I have recently visited a draughty house with ill fitted doors and windows with one occupant. The gas heating had not been on all day and no cooking had been done (electric). Why would this house have an internal CO2 reading of 1790ppm?
I have heard that some CO2 monitors also pick up other gaseous compounds of carbon.
If the heating system is old there might be a pilot light, but that shouldn’t account for so much CO2.
By one occupant you don’t mean one human and 100 cats?
Edit: Are the draughts definitely external air and not internal convection and other air currents?
Hi, one male nearly 40 yrs and no animals. House built 1995 and IR camera clearly shows infiltration at external doors and windows. In fact a window in the bedroom was permanently ajar when closed and had mould growing on the frame. Co2 monitor picked up <10ppm PM 2.5
That’s a huge difference in CO2 concentration that I cannot explain unless perhaps it comes from an external source. Is the house built above a mine or an old industrial site?
If terraced or a semi, what is next door and if possible what is their air like?
Hi, It is a terraced house and I think the CO2 source might be external, which is why I reached out for an alternative explanation. Readings were similar upstairs and down.
My guess, without onsite testing is that a neighbour has a leaky flue. The occupant is lucky there are 2 “O”s to each “C”. It could be much worse.
If both neighbours have adjoining chimneys they will both need examination and testing, if only one then initially concentrate on that one. 1995 houses shouldn’t have leaking chimney linings but there may be a gap between gas appliance and flue lining, so that would be a first place to look.
There is a possibility that the neighbour isn’t affected themselves if the flue gasses are all sealed from their living area.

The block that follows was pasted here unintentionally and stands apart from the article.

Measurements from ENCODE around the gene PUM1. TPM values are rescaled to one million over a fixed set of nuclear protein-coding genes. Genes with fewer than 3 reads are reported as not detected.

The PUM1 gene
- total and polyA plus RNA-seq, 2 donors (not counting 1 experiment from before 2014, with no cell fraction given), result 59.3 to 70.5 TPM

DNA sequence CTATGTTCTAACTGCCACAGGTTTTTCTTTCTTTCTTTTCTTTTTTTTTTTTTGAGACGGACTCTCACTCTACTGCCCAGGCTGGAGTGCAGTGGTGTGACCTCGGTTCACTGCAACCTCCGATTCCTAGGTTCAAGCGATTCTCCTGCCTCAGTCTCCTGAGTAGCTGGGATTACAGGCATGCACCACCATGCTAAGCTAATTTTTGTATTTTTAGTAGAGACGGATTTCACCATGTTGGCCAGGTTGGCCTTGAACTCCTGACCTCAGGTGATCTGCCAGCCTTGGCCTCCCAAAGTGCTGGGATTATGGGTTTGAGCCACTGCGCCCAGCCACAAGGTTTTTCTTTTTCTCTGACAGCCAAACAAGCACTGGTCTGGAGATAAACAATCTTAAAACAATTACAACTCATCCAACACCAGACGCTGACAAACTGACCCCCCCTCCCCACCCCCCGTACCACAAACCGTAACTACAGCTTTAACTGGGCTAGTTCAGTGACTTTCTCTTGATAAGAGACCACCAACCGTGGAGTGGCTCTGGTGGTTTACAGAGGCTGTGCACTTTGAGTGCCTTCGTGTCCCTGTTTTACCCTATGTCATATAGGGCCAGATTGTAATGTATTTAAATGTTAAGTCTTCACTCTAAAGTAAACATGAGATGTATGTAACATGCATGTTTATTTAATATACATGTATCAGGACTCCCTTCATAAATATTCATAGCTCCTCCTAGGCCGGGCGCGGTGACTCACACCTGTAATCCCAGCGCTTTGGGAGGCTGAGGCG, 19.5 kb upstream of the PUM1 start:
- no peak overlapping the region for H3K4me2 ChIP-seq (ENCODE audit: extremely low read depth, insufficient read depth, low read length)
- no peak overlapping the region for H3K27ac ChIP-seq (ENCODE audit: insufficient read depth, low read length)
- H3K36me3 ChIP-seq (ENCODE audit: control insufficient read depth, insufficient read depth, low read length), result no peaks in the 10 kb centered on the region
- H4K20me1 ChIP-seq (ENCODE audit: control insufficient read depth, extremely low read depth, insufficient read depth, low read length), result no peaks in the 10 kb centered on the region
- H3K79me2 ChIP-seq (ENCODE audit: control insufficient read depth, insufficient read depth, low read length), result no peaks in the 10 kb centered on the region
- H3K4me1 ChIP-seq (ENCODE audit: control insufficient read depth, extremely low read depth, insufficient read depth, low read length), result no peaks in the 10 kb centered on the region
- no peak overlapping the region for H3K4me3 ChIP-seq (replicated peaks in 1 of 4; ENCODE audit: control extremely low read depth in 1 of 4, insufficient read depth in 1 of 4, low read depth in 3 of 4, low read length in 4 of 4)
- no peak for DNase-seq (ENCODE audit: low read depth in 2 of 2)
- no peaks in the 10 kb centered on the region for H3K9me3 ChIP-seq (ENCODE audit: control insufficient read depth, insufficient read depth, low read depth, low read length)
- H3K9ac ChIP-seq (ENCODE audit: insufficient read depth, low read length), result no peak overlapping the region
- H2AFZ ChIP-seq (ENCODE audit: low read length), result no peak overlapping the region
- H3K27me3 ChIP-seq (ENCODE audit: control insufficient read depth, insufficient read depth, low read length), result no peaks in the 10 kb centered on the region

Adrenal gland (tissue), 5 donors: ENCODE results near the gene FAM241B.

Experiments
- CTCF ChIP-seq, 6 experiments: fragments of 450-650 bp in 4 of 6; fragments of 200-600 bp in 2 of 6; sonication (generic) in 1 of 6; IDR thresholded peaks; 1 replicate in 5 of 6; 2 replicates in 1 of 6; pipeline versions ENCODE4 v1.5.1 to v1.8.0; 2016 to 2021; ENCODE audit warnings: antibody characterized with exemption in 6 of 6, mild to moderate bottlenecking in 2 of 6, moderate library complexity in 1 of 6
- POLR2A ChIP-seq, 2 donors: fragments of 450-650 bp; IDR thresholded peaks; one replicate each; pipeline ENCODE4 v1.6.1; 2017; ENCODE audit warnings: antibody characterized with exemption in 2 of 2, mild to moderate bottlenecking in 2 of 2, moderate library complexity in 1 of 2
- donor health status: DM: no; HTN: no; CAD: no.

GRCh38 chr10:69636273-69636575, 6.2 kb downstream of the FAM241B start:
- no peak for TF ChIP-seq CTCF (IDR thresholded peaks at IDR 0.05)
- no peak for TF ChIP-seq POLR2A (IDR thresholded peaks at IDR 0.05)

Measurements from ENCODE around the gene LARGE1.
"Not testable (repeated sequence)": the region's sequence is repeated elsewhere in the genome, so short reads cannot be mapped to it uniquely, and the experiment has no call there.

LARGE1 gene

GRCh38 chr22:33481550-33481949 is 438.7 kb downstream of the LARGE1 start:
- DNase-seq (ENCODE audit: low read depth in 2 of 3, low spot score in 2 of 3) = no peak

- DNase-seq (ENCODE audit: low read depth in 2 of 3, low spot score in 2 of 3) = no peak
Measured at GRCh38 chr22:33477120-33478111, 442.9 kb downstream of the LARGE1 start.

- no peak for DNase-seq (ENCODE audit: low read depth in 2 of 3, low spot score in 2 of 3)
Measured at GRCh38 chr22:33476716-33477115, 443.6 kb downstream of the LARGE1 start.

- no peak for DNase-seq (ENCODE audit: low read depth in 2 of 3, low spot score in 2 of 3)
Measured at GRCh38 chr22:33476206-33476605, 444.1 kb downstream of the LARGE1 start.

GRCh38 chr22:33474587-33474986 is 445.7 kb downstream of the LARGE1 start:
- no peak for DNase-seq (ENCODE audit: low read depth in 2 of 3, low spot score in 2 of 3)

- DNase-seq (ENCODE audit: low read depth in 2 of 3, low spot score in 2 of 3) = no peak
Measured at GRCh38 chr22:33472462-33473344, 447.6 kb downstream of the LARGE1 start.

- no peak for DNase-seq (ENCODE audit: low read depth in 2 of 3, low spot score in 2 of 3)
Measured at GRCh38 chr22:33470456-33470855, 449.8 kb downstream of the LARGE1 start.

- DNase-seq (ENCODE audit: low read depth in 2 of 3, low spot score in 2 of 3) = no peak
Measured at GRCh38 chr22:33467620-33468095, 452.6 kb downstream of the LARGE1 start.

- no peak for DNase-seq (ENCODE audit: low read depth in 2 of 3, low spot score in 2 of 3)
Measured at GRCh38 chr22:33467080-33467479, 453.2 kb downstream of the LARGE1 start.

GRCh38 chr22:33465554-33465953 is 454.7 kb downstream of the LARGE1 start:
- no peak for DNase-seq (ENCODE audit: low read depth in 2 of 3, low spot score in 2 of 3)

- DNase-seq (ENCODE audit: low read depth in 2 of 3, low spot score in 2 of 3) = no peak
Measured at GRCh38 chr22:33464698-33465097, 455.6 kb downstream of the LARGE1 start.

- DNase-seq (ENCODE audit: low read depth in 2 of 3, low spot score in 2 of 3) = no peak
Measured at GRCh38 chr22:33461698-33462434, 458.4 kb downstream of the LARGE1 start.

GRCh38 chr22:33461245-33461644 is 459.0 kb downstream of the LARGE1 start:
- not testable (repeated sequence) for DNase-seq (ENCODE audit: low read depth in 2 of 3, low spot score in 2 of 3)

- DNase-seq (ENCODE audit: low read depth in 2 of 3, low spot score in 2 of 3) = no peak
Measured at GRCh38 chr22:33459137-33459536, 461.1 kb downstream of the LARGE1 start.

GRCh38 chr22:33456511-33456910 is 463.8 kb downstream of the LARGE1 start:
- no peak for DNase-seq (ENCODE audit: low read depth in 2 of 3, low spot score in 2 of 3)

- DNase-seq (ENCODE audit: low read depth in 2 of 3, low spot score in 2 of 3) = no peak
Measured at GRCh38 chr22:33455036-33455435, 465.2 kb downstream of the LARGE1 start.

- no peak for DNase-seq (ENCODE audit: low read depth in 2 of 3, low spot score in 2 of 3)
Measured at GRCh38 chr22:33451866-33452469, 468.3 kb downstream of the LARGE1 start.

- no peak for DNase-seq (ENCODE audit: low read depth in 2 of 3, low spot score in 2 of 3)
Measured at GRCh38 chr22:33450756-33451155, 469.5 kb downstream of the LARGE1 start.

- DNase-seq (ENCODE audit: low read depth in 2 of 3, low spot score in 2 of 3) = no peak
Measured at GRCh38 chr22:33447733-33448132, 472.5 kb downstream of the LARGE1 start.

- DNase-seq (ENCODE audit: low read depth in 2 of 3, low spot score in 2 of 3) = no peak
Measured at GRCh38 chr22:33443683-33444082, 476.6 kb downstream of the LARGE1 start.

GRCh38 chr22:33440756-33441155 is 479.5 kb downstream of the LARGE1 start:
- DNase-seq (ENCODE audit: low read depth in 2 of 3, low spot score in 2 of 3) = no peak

This might need to go through the local council’s Environmental Health Department.
Did you take an outside air CO2 measurement? It might be that something nearby is creating a small CO2 cloud that you are picking up because of the air leakage.
I did not take a measurement outside but it was close to an industrial area. It would be exceptional if this was a microclimate! Any chance that this could be caused microbial activity /(mould) growth under floor? But I am not sure why a similar reading was obtained upstairs in a bedroom where the window could not be shut properly. I could not see any air bricks.
All three properties have through the wall gas flues. At least the right hand half of the picture has no chimneys, so that blows my theory.
Do you have remote sensors to leave in place and monitor the CO2 levels. Ideally inside the three properties and outside front and back.
No airbricks, so solid floor, but maybe gas permeable. Even if it was, I wouldn’t expect sudden changes by that route.
There seems to be a general lack of planned ventilation
I’ve had a thought. It’s very unlikely but possible that if the boiler flu(s) have not been correctly installed, that CO2 is being transferred in the cavity walls.
I agree with the lack of planned ventilation . The bathroom extraction goes across the loft floor and disappears on the front of the house?!!
Thanks for the suggestions I will look into it.
I have had a mull and relooked at images of this house and there are no soil pipes or drain pipes on the external walls.
There are are no soil pipes or drain pipes on the external walls of my house either. That was a deliberate plan when I extended and modernised almost 20 years ago. Having lived in Norway I know the risks of severe weather in external pipework.
Did you get to the bottom of this? It’s quite astonishing. I feel stuffy at 900 ppm. I would feel atrocious living in a house with CO2 levels that high. What does the occupier say?
Unresolved and ongoing. I will update when I have more information.
Are you able to log data over a whole week? If it varies it might give a clue.
What CO2 monitor are you using? Are able to confirm that its not another gas triggering the CO2 sensor?
I used the Airgradient PCB v2 kit I had assembled in an Eco home lab session. I am happy with this as a reasonable reading.
Could it be to do with the boiler flue? It looks like a change has been made to the standard flue pipe on the outside to the right of the front door- looks more like a waste water pipe/ periscope.
Welcome to the forum Ruth.
Flue extensions are fairly common, in this case maybe fitted to avoid flue gasses entering the adjacent window when open.
That’s not to say that this one could be badly fitted and be a cause of the problem, however:
This does make the flue an unlikely candidate.